New monads/MonadRandom

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A simple monad transformer to allow computations in the transformed monad to generate random values. {-#LANGUAGE MultiParamTypeClasses, UndecidableInstances #-} {-#LANGUAGE GeneralizedNewtypeDeriving, FlexibleInstances #-}

module MonadRandom (

   Rand, RandT -- but not the data constructors
   ) where

import System.Random import Control.Monad.State import Control.Monad.Identity import Control.Monad.Writer import Control.Monad.Reader import Control.Arrow

class (Monad m) => MonadRandom m where

   getRandom   :: (Random a) => m a
   getRandoms  :: (Random a) => m [a]
   getRandomR  :: (Random a) => (a,a) -> m a
   getRandomRs :: (Random a) => (a,a) -> m [a]

newtype RandT g m a = RandT (StateT g m a)

   deriving (Functor, Monad, MonadTrans, MonadIO)

liftState :: (MonadState s m) => (s -> (a,s)) -> m a liftState t = do v <- get

                let (x, v') = t v
                put v'
                return x

instance (Monad m, RandomGen g) => MonadRandom (RandT g m) where

   getRandom         = RandT $ liftState  random
   getRandoms        = RandT $ liftState $ first randoms . split
   getRandomR (x,y)  = RandT $ liftState $ randomR (x,y) 
   getRandomRs (x,y) = RandT $ liftState $
                           first (randomRs (x,y)) . split

evalRandT :: (Monad m, RandomGen g) => RandT g m a -> g -> m a evalRandT (RandT x) g = evalStateT x g

runRandT  :: (Monad m, RandomGen g) => RandT g m a -> g -> m (a, g) runRandT (RandT x) g = runStateT x g

-- Boring random monad :) newtype Rand g a = Rand (RandT g Identity a)

   deriving (Functor, Monad, MonadRandom)

evalRand :: (RandomGen g) => Rand g a -> g -> a evalRand (Rand x) g = runIdentity (evalRandT x g)

runRand :: (RandomGen g) => Rand g a -> g -> (a, g) runRand (Rand x) g = runIdentity (runRandT x g)

evalRandIO :: Rand StdGen a -> IO a evalRandIO (Rand (RandT x)) = getStdRandom (runIdentity . runStateT x)

fromList :: (MonadRandom m) => [(a,Rational)] -> m a fromList [] = error "MonadRandom.fromList called with empty list" fromList [(x,_)] = return x fromList xs = do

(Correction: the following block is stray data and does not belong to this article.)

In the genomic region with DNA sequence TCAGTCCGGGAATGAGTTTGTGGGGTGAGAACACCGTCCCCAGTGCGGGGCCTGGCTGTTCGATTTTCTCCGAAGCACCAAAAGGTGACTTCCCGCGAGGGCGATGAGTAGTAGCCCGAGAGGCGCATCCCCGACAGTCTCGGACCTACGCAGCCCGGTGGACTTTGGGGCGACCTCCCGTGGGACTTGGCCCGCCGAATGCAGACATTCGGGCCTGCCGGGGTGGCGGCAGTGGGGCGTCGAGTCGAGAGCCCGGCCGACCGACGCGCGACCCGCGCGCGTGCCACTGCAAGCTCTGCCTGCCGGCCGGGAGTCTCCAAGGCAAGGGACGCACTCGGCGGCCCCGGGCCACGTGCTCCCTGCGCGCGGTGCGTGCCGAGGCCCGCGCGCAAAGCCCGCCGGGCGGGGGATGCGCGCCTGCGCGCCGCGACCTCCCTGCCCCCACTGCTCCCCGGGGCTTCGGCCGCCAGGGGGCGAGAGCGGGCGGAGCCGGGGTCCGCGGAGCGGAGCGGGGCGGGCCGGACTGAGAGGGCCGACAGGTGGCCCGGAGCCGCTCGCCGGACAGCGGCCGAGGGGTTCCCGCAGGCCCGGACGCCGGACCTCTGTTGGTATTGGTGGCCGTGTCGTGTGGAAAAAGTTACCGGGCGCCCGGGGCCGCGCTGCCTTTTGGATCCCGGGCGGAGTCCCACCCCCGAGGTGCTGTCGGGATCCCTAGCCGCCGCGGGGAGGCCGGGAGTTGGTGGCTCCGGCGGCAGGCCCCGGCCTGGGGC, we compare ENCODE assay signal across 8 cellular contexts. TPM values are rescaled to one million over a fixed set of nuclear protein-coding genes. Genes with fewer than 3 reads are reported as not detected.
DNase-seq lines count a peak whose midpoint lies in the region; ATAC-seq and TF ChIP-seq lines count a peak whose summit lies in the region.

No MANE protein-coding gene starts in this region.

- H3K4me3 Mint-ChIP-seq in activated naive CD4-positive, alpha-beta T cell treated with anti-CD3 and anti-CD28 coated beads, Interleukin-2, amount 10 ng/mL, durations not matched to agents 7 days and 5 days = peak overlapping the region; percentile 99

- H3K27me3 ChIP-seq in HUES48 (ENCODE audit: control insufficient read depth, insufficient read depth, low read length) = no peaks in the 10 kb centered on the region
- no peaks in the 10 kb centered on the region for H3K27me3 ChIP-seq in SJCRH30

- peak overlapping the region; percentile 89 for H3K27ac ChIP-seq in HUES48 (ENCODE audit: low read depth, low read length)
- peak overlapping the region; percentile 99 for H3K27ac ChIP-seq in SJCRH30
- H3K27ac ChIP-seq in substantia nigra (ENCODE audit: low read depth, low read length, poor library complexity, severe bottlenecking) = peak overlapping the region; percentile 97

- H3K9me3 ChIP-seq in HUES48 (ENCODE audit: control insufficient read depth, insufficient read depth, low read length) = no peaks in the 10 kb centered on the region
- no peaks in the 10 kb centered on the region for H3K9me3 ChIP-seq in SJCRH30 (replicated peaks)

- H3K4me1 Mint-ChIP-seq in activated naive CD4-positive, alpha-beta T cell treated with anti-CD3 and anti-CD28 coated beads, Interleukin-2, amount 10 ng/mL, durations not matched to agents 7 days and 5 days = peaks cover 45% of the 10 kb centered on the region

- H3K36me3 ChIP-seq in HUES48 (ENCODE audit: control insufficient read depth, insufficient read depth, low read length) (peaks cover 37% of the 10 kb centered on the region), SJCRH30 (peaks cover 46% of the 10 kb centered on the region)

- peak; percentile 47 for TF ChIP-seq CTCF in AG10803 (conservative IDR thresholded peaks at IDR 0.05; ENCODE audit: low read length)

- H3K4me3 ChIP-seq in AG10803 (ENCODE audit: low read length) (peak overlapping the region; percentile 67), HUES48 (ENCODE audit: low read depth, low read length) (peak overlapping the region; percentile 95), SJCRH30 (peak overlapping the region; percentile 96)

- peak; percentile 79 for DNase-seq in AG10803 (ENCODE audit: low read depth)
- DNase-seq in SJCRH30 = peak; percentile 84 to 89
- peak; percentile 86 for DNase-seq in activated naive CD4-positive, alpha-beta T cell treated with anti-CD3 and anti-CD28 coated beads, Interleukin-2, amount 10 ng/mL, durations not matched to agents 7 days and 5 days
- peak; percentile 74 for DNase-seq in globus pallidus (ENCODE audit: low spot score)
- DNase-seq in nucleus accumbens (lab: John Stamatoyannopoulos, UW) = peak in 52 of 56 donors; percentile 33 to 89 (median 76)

let total = fromRational $ sum (map snd xs) :: Double  -- total weight
          cumulative = scanl1 (\(x,q) (y,s) -> (y, s+q)) xs  -- cumulative weights
      p <- liftM toRational $ getRandomR (0.0, total)
      return $ fst . head . dropWhile (\(x,q) -> q < p) $ cumulative

Connection to stochastics

There is some correspondence between notions in programming and in mathematics:

random generator ~ random variable / probabilistic experiment
result of a random generator ~ outcome of a probabilistic experiment

Thus the signature

rx :: (MonadRandom m, Random a) => m a

can be considered as "rx is a random variable". In the do-notation the line

x <- rx

means that "x is an outcome of rx".

In a language without higher order functions and using a random generator "function" it is not possible to work with random variables, it is only possible to compute with outcomes, e.g. rand()+rand(). In a language where random generators are implemented as objects, computing with random variables is possible but still cumbersome.

In Haskell we have both options either computing with outcomes

   do x <- rx
      y <- ry
      return (x+y)

or computing with random variables

   liftM2 (+) rx ry

This means that liftM like functions convert ordinary arithmetic into random variable arithmetic. But there is also some arithmetic on random variables which can not be performed on outcomes. For example, given a function that repeats an action until the result fulfills a certain property (I wonder if there is already something of this kind in the standard libraries)

  untilM :: Monad m => (a -> Bool) -> m a -> m a
  untilM p m =
     do x <- m
        if p x then return x else untilM p m

we can suppress certain outcomes of an experiment. E.g. if

  getRandomR (-10,10)

is a uniformly distributed random variable between −10 and 10, then

  untilM (0/=) (getRandomR (-10,10))

is a random variable with a uniform distribution of {−10, …, −1, 1, …, 10}.

See also